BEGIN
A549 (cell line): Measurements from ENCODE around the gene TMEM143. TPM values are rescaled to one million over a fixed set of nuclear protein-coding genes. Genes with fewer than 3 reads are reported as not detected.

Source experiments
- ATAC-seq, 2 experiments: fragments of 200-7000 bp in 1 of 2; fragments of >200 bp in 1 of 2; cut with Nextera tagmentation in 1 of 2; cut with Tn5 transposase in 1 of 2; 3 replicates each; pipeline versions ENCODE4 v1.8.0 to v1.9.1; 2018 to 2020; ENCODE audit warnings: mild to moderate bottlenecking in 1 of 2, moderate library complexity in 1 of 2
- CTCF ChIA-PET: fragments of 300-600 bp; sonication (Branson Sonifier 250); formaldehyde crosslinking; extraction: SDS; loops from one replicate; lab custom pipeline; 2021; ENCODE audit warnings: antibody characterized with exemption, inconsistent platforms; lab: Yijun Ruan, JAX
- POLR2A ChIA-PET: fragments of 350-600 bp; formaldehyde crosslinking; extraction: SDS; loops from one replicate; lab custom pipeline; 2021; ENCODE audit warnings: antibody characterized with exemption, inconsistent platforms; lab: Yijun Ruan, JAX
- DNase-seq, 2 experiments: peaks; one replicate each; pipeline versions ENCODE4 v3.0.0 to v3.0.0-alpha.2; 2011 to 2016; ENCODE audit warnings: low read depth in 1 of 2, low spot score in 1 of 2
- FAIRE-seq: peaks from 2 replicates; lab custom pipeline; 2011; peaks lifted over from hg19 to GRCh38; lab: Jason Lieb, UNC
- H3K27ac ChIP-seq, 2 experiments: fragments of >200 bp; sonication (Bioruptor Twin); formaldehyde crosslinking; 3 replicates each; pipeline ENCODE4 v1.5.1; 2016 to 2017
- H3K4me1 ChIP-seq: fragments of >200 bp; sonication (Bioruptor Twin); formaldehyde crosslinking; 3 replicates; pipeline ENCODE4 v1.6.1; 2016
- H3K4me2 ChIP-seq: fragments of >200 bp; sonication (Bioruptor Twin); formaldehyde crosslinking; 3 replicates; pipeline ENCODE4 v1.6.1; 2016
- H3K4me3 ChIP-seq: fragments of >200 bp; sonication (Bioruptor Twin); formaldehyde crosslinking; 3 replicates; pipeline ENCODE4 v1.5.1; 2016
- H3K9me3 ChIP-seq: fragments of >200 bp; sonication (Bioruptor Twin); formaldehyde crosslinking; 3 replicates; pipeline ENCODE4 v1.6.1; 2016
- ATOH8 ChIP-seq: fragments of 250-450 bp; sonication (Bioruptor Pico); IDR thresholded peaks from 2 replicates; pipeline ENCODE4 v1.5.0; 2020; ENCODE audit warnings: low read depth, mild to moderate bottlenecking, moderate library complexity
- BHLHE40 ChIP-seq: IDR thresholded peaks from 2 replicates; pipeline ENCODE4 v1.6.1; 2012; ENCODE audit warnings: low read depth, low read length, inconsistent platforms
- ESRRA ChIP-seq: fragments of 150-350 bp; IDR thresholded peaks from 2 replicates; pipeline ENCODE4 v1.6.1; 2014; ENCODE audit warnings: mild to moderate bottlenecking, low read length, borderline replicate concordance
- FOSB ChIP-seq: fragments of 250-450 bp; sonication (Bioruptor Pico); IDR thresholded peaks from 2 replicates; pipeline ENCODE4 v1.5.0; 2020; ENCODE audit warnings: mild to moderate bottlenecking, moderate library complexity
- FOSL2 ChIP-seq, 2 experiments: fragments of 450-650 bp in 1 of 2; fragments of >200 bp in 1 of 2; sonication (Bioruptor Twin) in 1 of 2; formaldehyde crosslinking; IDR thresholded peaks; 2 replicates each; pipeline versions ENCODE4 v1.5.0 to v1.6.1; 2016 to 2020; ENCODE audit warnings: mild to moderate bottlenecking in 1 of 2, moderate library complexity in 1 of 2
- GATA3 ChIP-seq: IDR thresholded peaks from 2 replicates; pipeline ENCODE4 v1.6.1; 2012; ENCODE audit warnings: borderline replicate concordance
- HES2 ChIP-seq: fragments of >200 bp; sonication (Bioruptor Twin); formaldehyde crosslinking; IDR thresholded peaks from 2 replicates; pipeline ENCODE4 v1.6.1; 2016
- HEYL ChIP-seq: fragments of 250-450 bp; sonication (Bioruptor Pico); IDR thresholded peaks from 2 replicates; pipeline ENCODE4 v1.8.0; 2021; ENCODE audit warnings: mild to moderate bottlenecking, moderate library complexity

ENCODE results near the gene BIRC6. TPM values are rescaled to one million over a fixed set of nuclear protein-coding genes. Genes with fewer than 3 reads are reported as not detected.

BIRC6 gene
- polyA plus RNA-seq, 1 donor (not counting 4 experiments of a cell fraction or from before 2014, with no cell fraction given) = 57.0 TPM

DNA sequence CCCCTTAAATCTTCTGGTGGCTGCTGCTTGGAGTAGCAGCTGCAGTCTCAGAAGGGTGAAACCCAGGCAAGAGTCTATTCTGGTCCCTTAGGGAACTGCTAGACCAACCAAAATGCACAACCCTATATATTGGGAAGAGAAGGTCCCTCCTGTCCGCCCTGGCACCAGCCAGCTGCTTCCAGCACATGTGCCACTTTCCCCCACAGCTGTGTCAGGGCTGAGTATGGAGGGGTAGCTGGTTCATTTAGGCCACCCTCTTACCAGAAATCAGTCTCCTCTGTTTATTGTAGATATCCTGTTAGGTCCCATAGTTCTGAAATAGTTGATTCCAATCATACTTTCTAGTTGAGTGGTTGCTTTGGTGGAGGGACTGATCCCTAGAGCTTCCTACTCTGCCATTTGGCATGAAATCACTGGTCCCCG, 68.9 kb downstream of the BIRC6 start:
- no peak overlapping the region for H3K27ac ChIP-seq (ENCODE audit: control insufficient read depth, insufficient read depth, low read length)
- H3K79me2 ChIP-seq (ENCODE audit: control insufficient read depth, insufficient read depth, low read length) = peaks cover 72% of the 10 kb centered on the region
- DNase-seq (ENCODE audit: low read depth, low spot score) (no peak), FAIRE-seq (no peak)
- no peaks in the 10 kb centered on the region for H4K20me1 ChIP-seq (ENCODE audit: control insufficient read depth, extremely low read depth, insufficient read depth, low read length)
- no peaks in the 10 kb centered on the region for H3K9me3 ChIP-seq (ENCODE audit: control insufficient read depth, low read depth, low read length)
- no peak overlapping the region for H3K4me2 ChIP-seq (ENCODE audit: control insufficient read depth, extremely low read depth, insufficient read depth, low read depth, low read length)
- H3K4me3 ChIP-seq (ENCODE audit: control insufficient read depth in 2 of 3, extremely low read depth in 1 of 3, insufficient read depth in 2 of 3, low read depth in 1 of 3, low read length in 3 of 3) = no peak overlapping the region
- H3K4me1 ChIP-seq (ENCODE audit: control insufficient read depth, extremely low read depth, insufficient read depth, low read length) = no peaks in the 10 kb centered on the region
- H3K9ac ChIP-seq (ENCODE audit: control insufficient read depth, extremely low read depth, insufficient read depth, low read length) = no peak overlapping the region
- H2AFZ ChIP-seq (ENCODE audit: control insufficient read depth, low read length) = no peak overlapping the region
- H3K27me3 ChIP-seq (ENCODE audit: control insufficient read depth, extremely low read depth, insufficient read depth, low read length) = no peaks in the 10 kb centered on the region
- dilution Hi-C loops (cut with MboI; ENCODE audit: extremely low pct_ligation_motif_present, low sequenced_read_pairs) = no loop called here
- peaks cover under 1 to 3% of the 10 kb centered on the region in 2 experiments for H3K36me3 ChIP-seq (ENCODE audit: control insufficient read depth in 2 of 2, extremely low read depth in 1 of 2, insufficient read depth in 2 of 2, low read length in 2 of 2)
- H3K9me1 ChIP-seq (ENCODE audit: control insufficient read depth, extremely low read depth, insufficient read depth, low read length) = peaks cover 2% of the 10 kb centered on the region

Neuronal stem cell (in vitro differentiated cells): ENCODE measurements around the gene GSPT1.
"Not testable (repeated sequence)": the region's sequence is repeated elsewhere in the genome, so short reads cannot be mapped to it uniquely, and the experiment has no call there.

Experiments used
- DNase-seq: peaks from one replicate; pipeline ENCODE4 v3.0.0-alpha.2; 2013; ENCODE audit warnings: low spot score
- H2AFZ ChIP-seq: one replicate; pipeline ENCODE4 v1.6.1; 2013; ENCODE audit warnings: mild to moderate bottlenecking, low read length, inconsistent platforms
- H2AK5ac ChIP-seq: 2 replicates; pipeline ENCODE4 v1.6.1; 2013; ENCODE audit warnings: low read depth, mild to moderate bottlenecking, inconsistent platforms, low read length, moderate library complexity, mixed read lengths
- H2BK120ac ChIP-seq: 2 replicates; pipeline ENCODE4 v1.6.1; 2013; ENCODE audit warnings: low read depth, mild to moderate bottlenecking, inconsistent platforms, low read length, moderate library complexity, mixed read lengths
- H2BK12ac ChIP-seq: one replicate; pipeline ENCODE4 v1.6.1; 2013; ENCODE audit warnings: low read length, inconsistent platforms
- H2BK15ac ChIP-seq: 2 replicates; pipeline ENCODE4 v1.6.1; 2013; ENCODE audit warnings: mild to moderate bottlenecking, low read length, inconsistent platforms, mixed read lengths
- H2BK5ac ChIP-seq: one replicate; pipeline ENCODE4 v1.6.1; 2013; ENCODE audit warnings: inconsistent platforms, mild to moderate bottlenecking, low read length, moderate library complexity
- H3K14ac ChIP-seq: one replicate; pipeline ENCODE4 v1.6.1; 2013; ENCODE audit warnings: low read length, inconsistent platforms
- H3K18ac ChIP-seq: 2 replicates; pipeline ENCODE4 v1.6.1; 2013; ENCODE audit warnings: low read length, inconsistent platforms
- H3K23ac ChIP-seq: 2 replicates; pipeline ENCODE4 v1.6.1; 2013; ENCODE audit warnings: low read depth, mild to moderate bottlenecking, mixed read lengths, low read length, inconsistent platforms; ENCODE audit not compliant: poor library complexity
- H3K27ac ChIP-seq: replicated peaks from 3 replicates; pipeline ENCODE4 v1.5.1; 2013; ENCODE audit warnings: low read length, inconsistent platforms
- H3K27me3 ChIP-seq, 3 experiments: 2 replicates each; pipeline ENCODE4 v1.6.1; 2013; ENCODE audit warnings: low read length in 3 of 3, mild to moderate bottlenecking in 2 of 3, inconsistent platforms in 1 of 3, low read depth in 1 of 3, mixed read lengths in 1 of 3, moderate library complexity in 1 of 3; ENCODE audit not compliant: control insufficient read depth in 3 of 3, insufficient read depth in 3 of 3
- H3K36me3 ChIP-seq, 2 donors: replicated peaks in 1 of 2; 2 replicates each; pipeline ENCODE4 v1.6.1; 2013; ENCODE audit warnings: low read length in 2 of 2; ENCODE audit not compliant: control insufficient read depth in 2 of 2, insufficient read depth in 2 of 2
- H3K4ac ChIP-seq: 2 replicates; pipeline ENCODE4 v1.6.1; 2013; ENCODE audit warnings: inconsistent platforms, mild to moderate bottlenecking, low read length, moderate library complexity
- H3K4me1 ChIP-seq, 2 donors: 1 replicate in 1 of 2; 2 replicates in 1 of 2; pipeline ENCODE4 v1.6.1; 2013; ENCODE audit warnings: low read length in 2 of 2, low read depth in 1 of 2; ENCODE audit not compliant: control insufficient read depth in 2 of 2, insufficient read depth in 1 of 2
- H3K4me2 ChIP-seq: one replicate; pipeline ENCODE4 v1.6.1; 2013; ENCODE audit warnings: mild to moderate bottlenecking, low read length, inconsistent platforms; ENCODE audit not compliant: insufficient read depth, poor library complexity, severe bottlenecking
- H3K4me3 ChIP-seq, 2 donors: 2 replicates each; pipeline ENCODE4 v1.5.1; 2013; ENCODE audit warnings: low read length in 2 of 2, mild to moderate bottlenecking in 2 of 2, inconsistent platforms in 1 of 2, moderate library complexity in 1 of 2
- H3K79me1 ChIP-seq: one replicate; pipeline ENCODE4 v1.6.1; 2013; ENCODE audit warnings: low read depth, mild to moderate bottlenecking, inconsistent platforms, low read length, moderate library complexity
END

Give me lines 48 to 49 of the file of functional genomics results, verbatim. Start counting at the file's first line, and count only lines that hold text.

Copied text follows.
- H2BK5ac ChIP-seq: one replicate; pipeline ENCODE4 v1.6.1; 2013; ENCODE audit warnings: inconsistent platforms, mild to moderate bottlenecking, low read length, moderate library complexity
- H3K14ac ChIP-seq: one replicate; pipeline ENCODE4 v1.6.1; 2013; ENCODE audit warnings: low read length, inconsistent platforms